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Guest 198 25th Feb, 2021

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Iraq: Biggest Corruption Scandal in History

Oil-for-Food Programme
Emblem of the United Nations.svg
AbbreviationOIP, OFFP
Formation1995
Legal statusDissolved in 2003
Head
Benon Sevan
Parent organization
United Nations Secretariat
Websitewww.un.org/Depts/oip

The Oil-for-Food Programme (OIP), established by the United Nations in 1995 (under UN Security Council Resolution 986)[1] was established to allow Iraq to sell oil on the world market in exchange for food, medicine, and other humanitarian needs for ordinary Iraqi citizens without allowing Iraq to boost its military capabilities.

The programme was introduced by United States President Bill Clinton's administration in 1995,[2] as a response to arguments that ordinary Iraqi citizens were inordinately affected by the international economic sanctions aimed at the demilitarisation of Saddam Hussein's Iraq, imposed in the wake of the first Gulf War. The sanctions were discontinued on 21 November 2003 after the U.S. invasion of Iraq, and the humanitarian functions turned over to the Coalition Provisional Authority.[3]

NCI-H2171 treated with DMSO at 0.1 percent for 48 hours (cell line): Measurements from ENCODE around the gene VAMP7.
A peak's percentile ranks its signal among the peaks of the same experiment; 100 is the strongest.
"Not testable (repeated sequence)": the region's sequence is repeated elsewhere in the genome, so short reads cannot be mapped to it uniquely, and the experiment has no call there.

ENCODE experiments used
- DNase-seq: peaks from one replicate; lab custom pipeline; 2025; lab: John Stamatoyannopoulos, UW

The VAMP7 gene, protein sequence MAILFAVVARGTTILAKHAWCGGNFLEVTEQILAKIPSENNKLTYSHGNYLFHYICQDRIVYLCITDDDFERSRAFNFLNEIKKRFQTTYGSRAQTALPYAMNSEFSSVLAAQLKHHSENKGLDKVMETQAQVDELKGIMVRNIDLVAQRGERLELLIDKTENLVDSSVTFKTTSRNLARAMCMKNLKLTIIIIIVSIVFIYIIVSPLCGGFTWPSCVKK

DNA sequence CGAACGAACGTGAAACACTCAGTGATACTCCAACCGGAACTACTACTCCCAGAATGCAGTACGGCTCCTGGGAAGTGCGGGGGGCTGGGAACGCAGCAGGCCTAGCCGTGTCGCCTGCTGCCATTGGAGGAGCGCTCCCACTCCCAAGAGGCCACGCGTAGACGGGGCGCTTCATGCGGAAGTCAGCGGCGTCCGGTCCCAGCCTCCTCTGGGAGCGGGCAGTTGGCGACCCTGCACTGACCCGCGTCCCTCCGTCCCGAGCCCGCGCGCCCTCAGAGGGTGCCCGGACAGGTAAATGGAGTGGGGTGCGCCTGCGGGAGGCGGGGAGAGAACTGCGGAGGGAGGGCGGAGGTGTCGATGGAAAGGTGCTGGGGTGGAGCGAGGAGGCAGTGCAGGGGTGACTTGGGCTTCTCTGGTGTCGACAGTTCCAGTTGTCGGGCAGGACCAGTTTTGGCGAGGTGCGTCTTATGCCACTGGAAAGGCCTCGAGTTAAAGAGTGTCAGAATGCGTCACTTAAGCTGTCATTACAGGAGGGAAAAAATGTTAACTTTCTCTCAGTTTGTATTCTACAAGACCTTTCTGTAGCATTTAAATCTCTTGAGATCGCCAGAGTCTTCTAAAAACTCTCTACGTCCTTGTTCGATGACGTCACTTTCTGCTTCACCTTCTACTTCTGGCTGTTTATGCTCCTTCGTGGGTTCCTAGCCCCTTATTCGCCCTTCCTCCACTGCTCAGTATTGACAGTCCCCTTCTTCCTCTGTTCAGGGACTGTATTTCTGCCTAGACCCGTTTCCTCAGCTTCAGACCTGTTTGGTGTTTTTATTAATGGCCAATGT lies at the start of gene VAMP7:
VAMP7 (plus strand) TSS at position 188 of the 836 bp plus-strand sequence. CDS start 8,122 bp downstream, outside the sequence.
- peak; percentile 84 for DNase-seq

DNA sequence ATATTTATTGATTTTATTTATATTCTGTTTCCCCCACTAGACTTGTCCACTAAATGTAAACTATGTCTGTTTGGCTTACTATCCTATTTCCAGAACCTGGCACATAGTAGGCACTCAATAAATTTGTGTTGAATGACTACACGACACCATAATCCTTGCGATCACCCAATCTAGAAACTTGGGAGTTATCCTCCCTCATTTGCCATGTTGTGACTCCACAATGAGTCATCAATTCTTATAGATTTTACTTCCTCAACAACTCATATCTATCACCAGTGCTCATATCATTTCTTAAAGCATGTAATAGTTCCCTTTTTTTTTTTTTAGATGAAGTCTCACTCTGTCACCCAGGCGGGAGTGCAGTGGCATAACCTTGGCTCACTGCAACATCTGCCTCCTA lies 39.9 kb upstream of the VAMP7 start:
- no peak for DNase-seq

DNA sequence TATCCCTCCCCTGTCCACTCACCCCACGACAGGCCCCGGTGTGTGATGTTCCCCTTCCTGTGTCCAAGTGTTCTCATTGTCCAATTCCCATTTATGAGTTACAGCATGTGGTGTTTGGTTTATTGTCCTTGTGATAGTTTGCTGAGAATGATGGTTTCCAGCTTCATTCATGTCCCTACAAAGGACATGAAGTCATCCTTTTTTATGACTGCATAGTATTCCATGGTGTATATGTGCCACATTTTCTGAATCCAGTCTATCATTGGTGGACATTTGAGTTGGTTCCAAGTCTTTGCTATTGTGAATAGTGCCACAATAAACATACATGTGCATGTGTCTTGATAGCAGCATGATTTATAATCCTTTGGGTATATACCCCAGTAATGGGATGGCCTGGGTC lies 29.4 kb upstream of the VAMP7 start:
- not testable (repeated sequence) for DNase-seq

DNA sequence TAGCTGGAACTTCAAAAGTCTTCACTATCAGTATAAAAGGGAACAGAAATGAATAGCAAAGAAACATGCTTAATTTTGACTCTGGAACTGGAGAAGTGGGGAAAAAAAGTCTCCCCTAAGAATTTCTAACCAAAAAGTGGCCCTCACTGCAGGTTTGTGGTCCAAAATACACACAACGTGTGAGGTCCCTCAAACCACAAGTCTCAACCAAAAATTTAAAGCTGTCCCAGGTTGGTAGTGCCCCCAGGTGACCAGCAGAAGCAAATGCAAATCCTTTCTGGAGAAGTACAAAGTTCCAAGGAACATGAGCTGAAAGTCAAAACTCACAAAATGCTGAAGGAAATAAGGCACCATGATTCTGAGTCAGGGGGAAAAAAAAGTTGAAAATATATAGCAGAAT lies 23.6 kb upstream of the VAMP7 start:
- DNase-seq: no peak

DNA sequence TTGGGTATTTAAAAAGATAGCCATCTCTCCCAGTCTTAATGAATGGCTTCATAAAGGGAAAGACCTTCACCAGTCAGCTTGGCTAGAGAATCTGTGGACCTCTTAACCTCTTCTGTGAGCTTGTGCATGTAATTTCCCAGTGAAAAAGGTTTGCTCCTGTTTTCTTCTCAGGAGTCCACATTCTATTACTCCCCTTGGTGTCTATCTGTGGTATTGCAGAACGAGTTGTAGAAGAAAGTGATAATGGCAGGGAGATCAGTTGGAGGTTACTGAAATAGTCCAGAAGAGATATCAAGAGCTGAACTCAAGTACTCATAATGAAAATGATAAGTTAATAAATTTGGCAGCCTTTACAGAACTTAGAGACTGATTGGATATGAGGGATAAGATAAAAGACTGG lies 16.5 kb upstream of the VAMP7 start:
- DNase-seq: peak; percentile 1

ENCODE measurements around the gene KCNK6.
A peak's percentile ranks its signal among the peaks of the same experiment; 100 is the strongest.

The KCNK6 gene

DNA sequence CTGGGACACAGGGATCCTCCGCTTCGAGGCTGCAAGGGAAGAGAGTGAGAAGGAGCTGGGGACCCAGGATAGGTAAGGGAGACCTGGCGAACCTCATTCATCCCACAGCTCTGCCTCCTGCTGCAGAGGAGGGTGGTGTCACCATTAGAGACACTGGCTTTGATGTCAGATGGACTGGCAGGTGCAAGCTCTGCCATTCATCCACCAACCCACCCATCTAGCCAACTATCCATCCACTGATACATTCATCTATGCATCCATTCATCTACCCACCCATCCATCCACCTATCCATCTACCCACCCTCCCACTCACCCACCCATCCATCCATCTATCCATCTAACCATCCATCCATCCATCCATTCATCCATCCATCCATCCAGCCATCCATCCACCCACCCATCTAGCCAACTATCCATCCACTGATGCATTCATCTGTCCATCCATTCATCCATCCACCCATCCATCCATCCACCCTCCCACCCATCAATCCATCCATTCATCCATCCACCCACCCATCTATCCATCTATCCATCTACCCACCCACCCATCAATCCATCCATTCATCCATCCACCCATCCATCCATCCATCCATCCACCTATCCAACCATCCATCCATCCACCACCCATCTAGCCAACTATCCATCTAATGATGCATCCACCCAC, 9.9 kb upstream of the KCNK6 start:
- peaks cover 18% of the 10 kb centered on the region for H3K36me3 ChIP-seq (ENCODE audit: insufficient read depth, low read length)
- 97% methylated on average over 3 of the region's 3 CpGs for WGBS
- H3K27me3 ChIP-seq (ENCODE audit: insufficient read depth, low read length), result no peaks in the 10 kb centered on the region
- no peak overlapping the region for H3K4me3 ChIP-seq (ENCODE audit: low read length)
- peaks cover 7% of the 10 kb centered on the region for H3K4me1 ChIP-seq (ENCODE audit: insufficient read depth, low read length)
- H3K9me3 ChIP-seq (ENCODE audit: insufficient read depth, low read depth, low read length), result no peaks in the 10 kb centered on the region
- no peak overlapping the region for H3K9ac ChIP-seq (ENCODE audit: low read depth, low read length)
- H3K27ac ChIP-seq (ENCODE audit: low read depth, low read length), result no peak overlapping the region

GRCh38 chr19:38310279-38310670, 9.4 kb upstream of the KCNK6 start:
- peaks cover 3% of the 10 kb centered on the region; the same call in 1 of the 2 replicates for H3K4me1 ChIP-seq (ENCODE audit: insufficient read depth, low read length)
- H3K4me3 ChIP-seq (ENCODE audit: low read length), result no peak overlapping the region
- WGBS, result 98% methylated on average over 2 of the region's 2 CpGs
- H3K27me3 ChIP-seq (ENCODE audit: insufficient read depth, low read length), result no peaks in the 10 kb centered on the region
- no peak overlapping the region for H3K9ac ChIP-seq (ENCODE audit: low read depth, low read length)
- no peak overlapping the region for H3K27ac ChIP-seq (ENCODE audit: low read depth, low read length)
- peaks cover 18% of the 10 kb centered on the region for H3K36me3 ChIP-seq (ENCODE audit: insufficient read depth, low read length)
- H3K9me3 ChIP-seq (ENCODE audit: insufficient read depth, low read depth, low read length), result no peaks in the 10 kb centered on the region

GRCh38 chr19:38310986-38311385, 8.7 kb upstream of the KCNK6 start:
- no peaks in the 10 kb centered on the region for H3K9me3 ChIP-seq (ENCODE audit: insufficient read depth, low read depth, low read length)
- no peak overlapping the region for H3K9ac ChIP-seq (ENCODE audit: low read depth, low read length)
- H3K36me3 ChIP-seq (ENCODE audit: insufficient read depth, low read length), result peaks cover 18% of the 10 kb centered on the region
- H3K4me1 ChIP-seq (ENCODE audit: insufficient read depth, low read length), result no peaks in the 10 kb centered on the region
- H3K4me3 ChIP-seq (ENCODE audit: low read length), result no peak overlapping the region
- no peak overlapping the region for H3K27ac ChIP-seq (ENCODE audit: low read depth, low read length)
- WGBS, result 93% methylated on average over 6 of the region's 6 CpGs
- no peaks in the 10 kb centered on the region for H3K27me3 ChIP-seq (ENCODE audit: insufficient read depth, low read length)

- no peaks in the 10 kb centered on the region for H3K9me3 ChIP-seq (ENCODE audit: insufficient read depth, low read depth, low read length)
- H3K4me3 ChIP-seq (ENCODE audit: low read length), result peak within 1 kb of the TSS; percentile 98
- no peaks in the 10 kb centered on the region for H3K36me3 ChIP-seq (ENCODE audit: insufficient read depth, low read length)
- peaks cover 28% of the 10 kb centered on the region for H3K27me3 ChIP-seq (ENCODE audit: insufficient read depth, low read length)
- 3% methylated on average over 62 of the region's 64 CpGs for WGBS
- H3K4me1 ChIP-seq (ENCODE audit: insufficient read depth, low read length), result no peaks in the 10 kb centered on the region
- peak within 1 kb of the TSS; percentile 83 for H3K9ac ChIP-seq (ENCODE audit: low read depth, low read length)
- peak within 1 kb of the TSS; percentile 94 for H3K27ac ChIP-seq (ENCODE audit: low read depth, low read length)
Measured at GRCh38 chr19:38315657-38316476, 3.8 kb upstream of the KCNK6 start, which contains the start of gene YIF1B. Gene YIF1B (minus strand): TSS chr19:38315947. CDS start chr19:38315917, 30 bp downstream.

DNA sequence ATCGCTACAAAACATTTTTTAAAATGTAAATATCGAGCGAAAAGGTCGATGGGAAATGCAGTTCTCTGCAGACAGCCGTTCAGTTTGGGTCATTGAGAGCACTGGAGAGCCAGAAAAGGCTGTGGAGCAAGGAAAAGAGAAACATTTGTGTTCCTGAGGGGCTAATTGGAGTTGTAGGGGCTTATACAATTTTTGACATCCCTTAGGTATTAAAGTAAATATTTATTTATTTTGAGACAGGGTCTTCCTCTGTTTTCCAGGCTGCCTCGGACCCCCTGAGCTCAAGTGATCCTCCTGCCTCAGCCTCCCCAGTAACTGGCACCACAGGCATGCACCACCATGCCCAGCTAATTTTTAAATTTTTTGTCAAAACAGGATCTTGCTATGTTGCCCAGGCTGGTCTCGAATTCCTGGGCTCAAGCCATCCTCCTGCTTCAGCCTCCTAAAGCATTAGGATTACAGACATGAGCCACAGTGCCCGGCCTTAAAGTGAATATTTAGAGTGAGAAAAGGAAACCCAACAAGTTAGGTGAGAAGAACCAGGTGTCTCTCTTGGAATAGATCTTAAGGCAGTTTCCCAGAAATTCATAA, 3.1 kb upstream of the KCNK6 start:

The programme was de jure terminated in 2003 and de facto terminated in 2010. Although the sanctions were effective, there were revelations of corruption involving the funds.

  1. ^ United Nations Security Council Resolution 986. S/RES/986(1995) 14 April 1995. Retrieved 2008-04-09.
  2. ^ Traub, James. "Off Target." New Republic 232.6 (21 February 2005): 14–17. Academic Search Premier. Web. 12 Dec 2011.
  3. ^ "UN Office of the Iraq Program – Oil-for-Food". United Nations. Retrieved 7 December 2011.
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